Local Arts

Wait: Are those pine needles pink?

Bradford uses tens of thousands of strokes – and purple, blue, even pink – to capture the branches of a pine tree. Her use of unusual colors is one aspect of her work that sets her apart from other painters, art observers say.
Bradford uses tens of thousands of strokes – and purple, blue, even pink – to capture the branches of a pine tree. Her use of unusual colors is one aspect of her work that sets her apart from other painters, art observers say. dlaird@charlotteobserver.com

She’s been a professional artist for decades, but Bradford says her technique and relationship with color continue to evolve.

So often, she says, artists “exploit” color, using such intense color and vivid combinations that the eye is drawn to a painting more because of a hue and less because of technique.

“For a long time, I took this notion that I wanted to try to paint without exploiting color,” she said. “I’m really a colorist. ... I wanted to see if I could make successful paintings repressing color. So for a long time I did things in a really natural palette with very little fantasy. And then I decided to bring the color back, so I just started putting it in uncanny places.”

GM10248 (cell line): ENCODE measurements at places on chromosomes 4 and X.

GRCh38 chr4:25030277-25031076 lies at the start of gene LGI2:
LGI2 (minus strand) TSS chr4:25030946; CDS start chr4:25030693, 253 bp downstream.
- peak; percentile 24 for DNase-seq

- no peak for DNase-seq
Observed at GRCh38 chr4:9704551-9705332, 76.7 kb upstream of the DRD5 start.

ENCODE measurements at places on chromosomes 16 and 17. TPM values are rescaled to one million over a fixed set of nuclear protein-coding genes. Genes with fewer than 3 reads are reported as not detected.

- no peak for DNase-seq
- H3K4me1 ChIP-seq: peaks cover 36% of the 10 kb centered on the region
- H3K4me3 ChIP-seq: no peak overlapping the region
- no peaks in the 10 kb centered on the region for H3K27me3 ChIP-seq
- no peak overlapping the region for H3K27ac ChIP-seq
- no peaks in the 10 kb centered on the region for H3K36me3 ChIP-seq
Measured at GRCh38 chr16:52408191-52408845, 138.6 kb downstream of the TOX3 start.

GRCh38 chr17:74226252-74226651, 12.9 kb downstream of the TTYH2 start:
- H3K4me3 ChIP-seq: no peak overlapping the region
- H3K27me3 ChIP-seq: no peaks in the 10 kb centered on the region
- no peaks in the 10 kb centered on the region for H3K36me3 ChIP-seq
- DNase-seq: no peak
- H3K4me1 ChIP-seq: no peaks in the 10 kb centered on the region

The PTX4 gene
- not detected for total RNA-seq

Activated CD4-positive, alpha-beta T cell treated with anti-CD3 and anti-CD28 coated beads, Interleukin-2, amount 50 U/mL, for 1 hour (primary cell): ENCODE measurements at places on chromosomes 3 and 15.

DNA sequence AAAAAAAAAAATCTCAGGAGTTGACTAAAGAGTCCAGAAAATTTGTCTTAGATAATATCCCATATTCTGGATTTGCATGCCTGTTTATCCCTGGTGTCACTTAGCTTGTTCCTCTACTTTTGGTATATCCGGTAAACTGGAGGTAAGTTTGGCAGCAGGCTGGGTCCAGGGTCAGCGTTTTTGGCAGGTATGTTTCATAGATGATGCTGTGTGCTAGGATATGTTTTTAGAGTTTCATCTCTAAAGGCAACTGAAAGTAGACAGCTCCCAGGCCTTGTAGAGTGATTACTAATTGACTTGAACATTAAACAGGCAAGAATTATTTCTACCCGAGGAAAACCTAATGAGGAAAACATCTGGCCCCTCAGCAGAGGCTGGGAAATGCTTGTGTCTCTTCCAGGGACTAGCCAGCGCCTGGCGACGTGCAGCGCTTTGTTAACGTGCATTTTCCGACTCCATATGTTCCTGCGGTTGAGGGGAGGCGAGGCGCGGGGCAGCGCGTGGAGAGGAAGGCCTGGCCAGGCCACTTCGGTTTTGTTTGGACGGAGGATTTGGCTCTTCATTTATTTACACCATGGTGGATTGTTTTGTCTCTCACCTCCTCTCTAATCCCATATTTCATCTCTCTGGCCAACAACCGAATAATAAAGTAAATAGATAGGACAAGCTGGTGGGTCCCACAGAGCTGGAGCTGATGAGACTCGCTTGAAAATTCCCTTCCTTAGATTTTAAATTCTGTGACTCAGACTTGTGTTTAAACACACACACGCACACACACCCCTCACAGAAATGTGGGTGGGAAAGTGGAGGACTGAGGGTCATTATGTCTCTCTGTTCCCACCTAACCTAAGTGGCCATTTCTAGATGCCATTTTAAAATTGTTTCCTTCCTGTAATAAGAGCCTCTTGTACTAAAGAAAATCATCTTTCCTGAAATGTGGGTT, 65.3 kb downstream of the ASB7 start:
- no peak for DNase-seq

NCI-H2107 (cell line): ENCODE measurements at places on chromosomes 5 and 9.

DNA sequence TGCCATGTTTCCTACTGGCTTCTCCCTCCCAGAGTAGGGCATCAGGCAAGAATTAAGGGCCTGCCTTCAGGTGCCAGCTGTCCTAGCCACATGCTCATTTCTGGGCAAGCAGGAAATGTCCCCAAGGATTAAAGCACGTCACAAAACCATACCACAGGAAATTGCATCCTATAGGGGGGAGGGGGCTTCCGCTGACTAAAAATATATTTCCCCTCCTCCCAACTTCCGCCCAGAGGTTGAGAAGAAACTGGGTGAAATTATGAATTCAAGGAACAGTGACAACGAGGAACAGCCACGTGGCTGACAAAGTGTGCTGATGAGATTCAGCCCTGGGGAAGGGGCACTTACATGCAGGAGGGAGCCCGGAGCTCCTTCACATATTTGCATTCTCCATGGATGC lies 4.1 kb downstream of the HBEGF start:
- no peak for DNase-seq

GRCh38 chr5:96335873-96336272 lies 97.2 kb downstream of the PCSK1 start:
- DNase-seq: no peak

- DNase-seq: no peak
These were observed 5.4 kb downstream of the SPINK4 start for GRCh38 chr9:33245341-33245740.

On the day we visited, a painting of a pine bough hung on the wall, still in progress. The image looked so natural, but a close look reveals strokes of purples, blues, oranges and pinks comprising the tree bark and needles.

“I really want these pine needles to look like explosions,” she said. “To make it more firework-like, more interesting, more compelling, I decided to plug in all these other colors.

“And I’m not sure where it’s going to end up because I have many months of pine needle work ahead of me and it may surprise me in the end. I like light hitting it as a warm yellow,” she continues. “It probably looks kind of dark gray or black in nature but it’s much more fun and interesting in nature purple instead. You’ve still got darkness, as in nature, but with a twist.”

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